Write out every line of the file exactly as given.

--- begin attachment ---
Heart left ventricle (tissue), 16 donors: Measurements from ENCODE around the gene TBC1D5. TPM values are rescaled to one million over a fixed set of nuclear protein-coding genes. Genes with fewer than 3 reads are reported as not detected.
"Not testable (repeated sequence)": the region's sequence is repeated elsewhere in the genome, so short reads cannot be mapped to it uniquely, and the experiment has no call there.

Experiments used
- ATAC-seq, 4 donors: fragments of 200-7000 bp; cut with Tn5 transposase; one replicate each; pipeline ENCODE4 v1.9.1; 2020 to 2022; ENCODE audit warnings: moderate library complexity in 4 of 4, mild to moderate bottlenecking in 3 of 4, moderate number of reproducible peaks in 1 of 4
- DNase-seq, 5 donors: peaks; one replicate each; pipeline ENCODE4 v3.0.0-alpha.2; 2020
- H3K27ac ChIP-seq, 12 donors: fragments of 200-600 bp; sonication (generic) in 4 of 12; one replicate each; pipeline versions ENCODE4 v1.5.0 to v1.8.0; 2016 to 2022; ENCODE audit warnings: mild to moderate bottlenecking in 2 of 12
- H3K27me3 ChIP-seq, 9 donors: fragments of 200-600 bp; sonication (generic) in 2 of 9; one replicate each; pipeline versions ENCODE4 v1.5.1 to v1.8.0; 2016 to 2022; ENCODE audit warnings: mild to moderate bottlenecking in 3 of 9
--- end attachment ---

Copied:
Heart left ventricle (tissue), 16 donors: Measurements from ENCODE around the gene TBC1D5. TPM values are rescaled to one million over a fixed set of nuclear protein-coding genes. Genes with fewer than 3 reads are reported as not detected.
"Not testable (repeated sequence)": the region's sequence is repeated elsewhere in the genome, so short reads cannot be mapped to it uniquely, and the experiment has no call there.

Experiments used
- ATAC-seq, 4 donors: fragments of 200-7000 bp; cut with Tn5 transposase; one replicate each; pipeline ENCODE4 v1.9.1; 2020 to 2022; ENCODE audit warnings: moderate library complexity in 4 of 4, mild to moderate bottlenecking in 3 of 4, moderate number of reproducible peaks in 1 of 4
- DNase-seq, 5 donors: peaks; one replicate each; pipeline ENCODE4 v3.0.0-alpha.2; 2020
- H3K27ac ChIP-seq, 12 donors: fragments of 200-600 bp; sonication (generic) in 4 of 12; one replicate each; pipeline versions ENCODE4 v1.5.0 to v1.8.0; 2016 to 2022; ENCODE audit warnings: mild to moderate bottlenecking in 2 of 12
- H3K27me3 ChIP-seq, 9 donors: fragments of 200-600 bp; sonication (generic) in 2 of 9; one replicate each; pipeline versions ENCODE4 v1.5.1 to v1.8.0; 2016 to 2022; ENCODE audit warnings: mild to moderate bottlenecking in 3 of 9